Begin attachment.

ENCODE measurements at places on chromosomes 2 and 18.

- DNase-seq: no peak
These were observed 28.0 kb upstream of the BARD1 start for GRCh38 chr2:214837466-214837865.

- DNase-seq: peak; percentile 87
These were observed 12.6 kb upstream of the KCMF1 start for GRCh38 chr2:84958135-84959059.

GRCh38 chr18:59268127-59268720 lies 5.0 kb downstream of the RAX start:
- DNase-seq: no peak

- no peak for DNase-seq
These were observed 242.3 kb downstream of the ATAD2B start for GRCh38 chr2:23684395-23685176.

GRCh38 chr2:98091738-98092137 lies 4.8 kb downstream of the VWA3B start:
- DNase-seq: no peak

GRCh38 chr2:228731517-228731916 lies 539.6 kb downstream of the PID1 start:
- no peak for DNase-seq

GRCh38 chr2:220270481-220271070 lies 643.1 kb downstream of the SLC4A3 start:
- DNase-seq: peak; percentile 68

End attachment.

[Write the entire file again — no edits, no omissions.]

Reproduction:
ENCODE measurements at places on chromosomes 2 and 18.

- DNase-seq: no peak
These were observed 28.0 kb upstream of the BARD1 start for GRCh38 chr2:214837466-214837865.

- DNase-seq: peak; percentile 87
These were observed 12.6 kb upstream of the KCMF1 start for GRCh38 chr2:84958135-84959059.

GRCh38 chr18:59268127-59268720 lies 5.0 kb downstream of the RAX start:
- DNase-seq: no peak

- no peak for DNase-seq
These were observed 242.3 kb downstream of the ATAD2B start for GRCh38 chr2:23684395-23685176.

GRCh38 chr2:98091738-98092137 lies 4.8 kb downstream of the VWA3B start:
- DNase-seq: no peak

GRCh38 chr2:228731517-228731916 lies 539.6 kb downstream of the PID1 start:
- no peak for DNase-seq

GRCh38 chr2:220270481-220271070 lies 643.1 kb downstream of the SLC4A3 start:
- DNase-seq: peak; percentile 68